Technology is an enabler for digital ecosystems. It’s the engine that drives and supports various digital touchpoints, and it’s critical to their success. Platforms should be selected in a way that they enable content and data sharing between different touchpoints, or at least don’t preclude it. Things should be implemented for both scalability and maximum reuse, and should support easy data access through well-documented interfaces (i.e., APIs). They should also support publishing of content to multiple devices, and ideally in multiple languages.

A failure to pick the right technology platforms can lead to all sorts of headaches. As an example, I did some work with a large manufacturer that was trying to integrate several disparate user experiences and share product data across several web sites. Unfortunately, because of a lack of communication and competing internal priorities, their different teams had chosen (or built) incompatible platforms, which made sharing product data very challenging. Their respective systems were hard to use, heavily customized, and inflexible, and it had gotten to the point where they didn’t even really want to talk to each other. As a result, their user experience and brand were suffering, and they were engaged in a massive (and costly) internal effort to either stabilize on a single platform, or at least get platforms that were interoperable.

A few complaints that I’ve heard when it comes to trying to establish a common technology infrastructure include:

  • "We’ve got really unique requirements. Our users are totally different from yours, so we need a completely different system."
  • "It would take us months to switch platforms, and we’ve got to keep product flowing."
  • "As long as we’re still making lots of money, who cares if it works well?"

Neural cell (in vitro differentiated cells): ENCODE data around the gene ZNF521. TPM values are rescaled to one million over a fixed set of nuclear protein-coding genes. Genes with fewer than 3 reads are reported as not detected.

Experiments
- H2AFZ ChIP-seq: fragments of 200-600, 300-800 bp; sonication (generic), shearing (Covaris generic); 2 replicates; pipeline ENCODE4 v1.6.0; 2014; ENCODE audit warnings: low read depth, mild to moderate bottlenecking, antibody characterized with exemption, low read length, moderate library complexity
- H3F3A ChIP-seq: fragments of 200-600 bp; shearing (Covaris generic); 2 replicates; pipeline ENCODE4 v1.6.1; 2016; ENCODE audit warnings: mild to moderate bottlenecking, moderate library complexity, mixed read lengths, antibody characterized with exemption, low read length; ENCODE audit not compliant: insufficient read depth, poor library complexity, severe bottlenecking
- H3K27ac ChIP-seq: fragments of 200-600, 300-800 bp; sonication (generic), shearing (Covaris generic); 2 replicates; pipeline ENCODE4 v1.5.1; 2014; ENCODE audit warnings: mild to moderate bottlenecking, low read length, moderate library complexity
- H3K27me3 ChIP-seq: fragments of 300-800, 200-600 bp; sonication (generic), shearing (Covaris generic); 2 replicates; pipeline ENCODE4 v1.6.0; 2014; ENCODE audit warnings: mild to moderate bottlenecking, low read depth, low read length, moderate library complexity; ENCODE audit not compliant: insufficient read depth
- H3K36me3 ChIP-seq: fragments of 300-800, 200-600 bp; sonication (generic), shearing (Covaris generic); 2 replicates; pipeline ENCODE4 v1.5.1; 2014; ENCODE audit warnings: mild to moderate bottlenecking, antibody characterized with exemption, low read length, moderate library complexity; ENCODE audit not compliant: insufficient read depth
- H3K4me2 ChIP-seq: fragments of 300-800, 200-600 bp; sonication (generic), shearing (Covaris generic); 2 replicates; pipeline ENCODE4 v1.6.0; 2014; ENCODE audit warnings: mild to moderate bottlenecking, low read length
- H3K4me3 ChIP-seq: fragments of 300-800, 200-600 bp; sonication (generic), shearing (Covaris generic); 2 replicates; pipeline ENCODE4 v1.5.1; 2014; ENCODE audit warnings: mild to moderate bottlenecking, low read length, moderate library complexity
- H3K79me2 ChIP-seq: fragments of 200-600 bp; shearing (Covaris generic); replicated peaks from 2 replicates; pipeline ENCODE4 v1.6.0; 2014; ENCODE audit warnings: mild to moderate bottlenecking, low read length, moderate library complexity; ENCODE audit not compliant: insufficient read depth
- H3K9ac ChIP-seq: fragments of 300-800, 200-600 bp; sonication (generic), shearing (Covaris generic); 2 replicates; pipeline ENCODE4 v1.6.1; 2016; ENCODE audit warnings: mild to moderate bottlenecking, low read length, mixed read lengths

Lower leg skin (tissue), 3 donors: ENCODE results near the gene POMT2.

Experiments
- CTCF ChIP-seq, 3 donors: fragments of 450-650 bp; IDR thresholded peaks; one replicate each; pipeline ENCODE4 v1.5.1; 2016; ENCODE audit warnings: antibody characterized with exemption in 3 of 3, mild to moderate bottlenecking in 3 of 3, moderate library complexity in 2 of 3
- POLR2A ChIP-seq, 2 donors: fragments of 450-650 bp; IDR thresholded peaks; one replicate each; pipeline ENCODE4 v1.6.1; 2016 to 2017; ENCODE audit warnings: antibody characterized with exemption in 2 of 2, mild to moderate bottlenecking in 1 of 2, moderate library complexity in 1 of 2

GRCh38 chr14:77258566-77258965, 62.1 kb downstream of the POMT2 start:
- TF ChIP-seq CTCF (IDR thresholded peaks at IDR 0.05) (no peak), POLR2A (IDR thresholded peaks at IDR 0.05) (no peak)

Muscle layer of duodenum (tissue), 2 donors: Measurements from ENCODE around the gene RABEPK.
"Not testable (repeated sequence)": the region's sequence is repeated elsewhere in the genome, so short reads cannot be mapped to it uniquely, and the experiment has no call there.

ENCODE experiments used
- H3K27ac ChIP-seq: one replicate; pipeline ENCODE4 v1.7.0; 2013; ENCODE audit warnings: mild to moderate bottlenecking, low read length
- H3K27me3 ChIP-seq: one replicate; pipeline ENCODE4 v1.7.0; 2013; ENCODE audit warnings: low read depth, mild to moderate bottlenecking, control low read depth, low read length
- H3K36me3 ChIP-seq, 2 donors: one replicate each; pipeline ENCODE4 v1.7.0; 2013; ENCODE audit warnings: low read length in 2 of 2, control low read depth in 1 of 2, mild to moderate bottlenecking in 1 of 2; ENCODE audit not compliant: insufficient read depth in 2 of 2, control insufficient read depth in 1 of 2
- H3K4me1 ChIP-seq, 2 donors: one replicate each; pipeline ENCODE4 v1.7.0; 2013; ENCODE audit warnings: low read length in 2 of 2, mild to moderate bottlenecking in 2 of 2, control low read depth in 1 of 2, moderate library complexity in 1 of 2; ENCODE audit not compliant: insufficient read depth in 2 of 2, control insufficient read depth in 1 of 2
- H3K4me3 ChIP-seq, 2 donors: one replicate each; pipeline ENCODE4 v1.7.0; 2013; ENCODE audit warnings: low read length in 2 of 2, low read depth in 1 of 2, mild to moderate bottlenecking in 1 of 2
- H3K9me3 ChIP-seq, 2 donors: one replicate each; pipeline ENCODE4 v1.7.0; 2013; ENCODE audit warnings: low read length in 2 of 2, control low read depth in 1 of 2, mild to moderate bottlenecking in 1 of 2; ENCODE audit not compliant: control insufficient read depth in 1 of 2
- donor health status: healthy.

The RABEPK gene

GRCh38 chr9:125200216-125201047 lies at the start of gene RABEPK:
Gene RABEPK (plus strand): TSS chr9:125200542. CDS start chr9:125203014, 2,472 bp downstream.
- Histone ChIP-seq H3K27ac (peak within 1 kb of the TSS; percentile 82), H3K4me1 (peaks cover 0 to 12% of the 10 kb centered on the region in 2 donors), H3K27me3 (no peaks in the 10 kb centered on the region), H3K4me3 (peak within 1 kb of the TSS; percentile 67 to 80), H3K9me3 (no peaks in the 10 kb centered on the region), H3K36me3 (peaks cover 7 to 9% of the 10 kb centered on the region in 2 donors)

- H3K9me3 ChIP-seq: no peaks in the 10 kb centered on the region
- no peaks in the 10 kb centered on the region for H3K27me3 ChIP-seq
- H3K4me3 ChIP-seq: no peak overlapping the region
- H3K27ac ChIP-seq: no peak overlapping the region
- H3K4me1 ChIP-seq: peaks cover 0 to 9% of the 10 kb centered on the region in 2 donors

At the end of the day, these are all just excuses, most of them driven either by laziness or corporate parochialism. Bad technology decisions have a huge cost, both to the company and to their customers, and people need to see through the jargon-ridden smokescreen many engineers lay down in trying to avoid doing the right thing from a digital ecosystems perspective.

8. Measure, measure, measure

Analytics are another key aspect of operational success for digital ecosystems. Clear measurements and metrics (relative to a well-established baseline) help inform whether or not a company’s touchpoints are working as desired. And a good analytics program means more than search-engine optimization (SEO). It means gathering usage and behavioral data at the different touchpoints in the system, analyzing it, and then tying it back to overarching objectives. Here are a few questions a good approach to analytics would be able to answer:

  • How much traffic is flowing between different digital touchpoints?
  • Is the conversion rate different from people coming in from search engines or another touchpoint?
  • Is the money you’re spending to maintain your social media presences justified?
  • How should you change different aspects of your user experiences to increase customer satisfaction?
  • Are your customers satisfied?

9. Embrace mistakes, learn and evolve

No company is perfect, nor is any user experience or web site or mobile application. Mistakes will be made in the world of digital ecosystems, and it’s important for businesses to recognize the need to learn from them and evolve (and to just make them in the first place). Evolution requires designing systems for change, which is a deep enough topic to merit a discussion all by itself. I’ll explore the topic of designing for change in my next post on the world of digital ecosystems.

Other posts in this series:

This entry was posted in Strategy, Web stuff. Bookmark the permalink.